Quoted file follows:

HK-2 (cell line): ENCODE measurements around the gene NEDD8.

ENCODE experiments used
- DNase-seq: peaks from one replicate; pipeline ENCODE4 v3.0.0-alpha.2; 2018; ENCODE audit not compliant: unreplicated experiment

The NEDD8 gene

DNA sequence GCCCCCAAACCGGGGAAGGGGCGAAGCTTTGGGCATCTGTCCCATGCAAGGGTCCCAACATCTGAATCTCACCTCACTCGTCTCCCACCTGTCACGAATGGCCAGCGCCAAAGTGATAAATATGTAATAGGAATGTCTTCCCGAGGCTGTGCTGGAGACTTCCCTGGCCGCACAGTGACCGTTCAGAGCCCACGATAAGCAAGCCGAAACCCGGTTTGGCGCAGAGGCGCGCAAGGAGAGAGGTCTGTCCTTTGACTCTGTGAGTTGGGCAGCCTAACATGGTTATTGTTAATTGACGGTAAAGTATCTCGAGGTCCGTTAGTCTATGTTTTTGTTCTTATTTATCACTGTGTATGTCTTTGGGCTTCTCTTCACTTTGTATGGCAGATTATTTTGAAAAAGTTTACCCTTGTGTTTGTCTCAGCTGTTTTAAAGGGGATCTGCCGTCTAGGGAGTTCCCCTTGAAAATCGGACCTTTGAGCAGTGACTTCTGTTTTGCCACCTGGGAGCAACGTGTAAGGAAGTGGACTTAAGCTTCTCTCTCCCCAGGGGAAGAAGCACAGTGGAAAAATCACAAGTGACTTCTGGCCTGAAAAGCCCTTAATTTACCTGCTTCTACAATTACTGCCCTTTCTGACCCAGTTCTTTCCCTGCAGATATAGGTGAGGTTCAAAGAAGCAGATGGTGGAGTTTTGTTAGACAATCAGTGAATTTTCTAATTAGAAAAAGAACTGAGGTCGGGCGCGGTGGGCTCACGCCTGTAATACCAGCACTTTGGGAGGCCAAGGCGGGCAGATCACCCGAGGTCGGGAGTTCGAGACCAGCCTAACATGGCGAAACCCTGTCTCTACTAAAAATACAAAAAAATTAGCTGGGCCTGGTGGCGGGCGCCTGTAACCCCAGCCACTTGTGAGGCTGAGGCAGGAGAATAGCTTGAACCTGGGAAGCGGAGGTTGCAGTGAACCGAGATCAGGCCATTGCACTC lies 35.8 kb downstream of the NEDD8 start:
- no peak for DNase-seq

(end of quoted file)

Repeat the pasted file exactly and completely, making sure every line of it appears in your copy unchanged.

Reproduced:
HK-2 (cell line): ENCODE measurements around the gene NEDD8.

ENCODE experiments used
- DNase-seq: peaks from one replicate; pipeline ENCODE4 v3.0.0-alpha.2; 2018; ENCODE audit not compliant: unreplicated experiment

The NEDD8 gene

DNA sequence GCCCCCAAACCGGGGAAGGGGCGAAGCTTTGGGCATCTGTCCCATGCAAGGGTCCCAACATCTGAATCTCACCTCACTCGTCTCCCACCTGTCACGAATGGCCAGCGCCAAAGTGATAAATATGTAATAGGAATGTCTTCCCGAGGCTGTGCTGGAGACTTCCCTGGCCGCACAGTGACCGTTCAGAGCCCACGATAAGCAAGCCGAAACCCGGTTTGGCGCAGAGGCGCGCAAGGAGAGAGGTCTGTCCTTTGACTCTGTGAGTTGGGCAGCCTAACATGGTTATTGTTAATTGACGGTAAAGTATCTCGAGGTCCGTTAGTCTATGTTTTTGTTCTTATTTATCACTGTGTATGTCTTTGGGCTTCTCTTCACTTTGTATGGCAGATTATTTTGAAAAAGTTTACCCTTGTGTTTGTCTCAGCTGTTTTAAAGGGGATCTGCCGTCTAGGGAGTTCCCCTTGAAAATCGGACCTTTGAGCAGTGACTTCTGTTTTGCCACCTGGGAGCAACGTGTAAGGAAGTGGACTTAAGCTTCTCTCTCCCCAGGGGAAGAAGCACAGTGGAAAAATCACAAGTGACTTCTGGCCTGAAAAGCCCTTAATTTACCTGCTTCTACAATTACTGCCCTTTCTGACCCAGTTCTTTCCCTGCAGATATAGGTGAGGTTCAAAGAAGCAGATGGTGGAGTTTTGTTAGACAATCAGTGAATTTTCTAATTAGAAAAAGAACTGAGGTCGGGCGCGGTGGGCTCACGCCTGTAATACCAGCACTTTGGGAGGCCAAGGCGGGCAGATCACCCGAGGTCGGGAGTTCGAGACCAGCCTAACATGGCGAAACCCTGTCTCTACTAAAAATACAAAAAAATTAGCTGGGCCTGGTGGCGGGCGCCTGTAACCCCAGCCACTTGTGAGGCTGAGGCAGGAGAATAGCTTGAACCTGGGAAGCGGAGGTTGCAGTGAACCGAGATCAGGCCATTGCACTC lies 35.8 kb downstream of the NEDD8 start:
- no peak for DNase-seq